The Lottery and Personal Finance

Here’s something wildly counterintuitive about the lottery: humans are more likely to want to play as the odds of losing INCREASE. We don’t care if the odds of winning are one in 3 million or one in 300 million. We don’t think about that. We focus on the difference between a $3 million jackpot and a $300 million jackpot.

When lottery commissioners realized this, they made it more difficult to win. In 1978 The New York Lotto launched with 1-in-3.8-million odds. Today the odds of winning are 1 in 45 million.

Smaller states were at a disadvantage, so they banded together to create multistate lotteries, which eventually led to the creation of Powerball and Mega Millions, which are now played everywhere that the lottery is legal.

The outcomes of these pooled lotteries are truly astronomical both as it relates to the prizes won and the odds required to win them. In July of 2022, two people overcame the one-in-302-million odds of winning a $1.34 billion Mega Millions jackpot.

All of this excitement leads to really poor decisions that unfortunately disproportionately impact lower income lotto players. Wealthy players buy fewer tickets than the poor except when jackpots approach ten figures. According to an article in the New Yorker, the percentage of annual income spent on the lottery jumps drastically as income declines:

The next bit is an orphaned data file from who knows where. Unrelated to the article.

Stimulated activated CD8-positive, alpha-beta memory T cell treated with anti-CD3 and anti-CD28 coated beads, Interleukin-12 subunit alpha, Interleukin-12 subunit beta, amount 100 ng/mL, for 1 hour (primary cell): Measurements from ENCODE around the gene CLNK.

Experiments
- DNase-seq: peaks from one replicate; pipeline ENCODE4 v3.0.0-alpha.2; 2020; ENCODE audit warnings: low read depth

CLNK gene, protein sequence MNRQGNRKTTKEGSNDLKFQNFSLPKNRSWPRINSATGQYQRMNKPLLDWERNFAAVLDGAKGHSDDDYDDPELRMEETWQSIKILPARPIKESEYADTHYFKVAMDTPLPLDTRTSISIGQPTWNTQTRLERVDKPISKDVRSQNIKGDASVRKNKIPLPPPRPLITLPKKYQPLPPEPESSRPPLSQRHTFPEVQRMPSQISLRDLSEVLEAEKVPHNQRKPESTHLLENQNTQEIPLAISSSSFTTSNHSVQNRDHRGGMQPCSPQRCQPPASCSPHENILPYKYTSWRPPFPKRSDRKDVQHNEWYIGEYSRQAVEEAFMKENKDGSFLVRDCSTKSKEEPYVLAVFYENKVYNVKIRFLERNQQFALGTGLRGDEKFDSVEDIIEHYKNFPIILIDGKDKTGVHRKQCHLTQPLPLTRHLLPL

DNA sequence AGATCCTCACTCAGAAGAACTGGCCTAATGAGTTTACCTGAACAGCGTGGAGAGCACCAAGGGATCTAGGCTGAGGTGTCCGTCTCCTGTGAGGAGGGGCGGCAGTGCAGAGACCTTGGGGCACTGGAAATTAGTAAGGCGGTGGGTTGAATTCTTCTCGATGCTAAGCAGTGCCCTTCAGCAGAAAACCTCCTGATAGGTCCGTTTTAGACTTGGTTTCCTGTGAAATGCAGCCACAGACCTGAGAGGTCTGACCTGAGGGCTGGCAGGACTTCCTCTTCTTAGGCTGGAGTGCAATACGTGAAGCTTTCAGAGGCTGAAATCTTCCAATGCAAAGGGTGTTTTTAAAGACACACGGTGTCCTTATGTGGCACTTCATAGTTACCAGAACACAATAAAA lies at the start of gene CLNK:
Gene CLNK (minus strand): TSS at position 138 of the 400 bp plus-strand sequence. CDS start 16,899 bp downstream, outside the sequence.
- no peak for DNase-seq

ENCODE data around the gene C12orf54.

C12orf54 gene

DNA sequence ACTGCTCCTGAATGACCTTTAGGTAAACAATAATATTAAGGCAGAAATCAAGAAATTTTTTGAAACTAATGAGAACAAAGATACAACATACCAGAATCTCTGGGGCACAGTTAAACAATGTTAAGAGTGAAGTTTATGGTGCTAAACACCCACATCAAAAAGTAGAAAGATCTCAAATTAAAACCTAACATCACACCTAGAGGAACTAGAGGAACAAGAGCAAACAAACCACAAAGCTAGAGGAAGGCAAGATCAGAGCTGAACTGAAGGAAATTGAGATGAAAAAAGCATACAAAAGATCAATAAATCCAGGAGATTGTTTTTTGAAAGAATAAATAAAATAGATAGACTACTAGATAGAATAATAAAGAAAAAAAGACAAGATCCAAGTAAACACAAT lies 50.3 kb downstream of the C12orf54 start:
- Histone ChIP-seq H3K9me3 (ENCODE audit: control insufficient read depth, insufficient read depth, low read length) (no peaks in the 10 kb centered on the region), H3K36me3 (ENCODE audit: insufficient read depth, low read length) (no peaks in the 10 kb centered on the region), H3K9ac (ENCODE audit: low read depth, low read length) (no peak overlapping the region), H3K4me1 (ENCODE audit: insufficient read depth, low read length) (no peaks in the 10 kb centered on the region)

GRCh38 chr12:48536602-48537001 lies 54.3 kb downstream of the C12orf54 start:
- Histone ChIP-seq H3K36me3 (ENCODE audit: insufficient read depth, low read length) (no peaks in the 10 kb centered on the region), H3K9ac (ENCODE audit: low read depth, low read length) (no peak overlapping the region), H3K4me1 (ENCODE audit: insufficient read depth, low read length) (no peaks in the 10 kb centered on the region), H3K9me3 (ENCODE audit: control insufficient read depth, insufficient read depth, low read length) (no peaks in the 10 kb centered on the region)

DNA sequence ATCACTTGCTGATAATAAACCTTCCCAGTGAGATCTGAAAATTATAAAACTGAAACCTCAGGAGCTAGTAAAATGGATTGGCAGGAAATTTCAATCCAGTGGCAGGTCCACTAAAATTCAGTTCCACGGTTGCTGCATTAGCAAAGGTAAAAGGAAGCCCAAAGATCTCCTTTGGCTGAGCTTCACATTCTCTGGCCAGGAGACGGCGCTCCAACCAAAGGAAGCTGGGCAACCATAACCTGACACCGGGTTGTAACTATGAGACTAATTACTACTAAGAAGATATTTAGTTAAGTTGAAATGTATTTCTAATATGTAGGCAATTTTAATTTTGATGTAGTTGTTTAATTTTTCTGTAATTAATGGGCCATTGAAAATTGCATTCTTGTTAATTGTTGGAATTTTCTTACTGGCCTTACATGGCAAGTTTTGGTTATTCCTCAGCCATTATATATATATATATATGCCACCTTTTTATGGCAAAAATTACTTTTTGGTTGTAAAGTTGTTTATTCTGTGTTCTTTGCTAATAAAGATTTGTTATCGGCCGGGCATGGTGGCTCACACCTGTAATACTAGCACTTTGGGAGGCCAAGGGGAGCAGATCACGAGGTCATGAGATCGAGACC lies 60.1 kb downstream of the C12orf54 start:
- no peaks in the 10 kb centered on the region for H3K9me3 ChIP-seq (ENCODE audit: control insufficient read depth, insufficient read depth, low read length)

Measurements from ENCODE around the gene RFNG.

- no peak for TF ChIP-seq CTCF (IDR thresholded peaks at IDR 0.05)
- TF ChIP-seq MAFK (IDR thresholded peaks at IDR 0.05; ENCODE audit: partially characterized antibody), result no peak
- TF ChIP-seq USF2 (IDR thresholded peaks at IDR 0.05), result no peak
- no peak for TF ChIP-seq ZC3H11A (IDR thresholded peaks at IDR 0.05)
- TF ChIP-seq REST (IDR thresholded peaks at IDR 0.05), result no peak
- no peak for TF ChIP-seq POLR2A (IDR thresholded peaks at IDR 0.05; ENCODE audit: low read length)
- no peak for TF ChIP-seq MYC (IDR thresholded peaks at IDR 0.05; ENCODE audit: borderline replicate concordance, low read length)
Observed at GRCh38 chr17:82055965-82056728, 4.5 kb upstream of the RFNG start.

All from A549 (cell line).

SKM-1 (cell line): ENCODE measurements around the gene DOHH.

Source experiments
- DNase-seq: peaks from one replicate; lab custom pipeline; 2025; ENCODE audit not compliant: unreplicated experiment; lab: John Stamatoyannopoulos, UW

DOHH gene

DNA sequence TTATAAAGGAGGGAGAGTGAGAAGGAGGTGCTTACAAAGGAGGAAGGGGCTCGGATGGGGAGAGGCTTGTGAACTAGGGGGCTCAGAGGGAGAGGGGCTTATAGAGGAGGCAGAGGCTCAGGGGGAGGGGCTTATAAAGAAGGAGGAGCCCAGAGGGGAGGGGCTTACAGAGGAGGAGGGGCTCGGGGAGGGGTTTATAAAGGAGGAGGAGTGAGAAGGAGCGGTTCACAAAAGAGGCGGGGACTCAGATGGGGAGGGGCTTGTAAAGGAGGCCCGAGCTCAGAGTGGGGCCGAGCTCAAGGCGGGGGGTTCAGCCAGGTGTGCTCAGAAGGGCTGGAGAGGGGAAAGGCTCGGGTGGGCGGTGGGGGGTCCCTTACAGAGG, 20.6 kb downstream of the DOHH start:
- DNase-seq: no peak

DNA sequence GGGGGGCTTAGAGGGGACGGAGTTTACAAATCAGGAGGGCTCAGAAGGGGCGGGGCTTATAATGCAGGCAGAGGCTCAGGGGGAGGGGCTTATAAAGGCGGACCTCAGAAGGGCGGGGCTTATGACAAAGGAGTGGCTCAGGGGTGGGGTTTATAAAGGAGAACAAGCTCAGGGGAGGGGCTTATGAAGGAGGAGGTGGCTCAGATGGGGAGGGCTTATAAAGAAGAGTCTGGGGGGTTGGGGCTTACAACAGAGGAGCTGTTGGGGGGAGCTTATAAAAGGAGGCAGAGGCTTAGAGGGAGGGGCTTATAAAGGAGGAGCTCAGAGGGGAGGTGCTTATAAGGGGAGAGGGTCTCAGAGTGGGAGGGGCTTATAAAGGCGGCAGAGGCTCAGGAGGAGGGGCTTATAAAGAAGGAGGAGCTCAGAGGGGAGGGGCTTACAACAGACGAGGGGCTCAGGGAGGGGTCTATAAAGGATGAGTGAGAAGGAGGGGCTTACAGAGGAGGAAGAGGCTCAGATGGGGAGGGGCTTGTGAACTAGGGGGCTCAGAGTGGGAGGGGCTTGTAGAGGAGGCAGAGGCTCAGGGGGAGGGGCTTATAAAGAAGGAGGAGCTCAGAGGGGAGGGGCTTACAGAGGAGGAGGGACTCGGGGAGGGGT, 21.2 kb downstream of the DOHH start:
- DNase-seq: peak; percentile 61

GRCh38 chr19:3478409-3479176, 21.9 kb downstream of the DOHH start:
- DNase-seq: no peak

• Players making more than $50K: 1% of annual income
  • Players making less than $30K: 13% of annual income

“That means someone making twenty-seven thousand dollars loses some thirty-five hundred dollars to the lottery every year. To put that number in context, nearly sixty per cent of Americans have less than a thousand dollars in savings.”

If this is so terrible for personal finances, why has it been perpetuated? The article cites two reasons:

  1. States became convinced that the lotto provided additional funding, which was viewed favorably when compared against raising taxes or cutting services.
  2. Scientific Games, Inc. (SGI), a lottery-ticket manufacturer was in the business of making lotteries popular.

Item 1 is highly questionable, but I want to focus on the second bullet point because I find it fascinating. In the late 70s, SGI started hiring lobbyists and advertising agencies to persuade voters across the US to pass lottery initiatives. “By 1982, the company had printed its five-billionth ticket and was producing a million more every hour.”

In a game that consistently has a negative impact on the personal finances of most of its players, with the benefits for the states that sponsor it in question, it would appear the most consistent beneficiary is the company selling the tickets.

lottery personal finance personal savings
Source: Kathryn Schulz | "What We've Lost Playing the Lottery " | The New Yorker | 10/17/2022 | Visit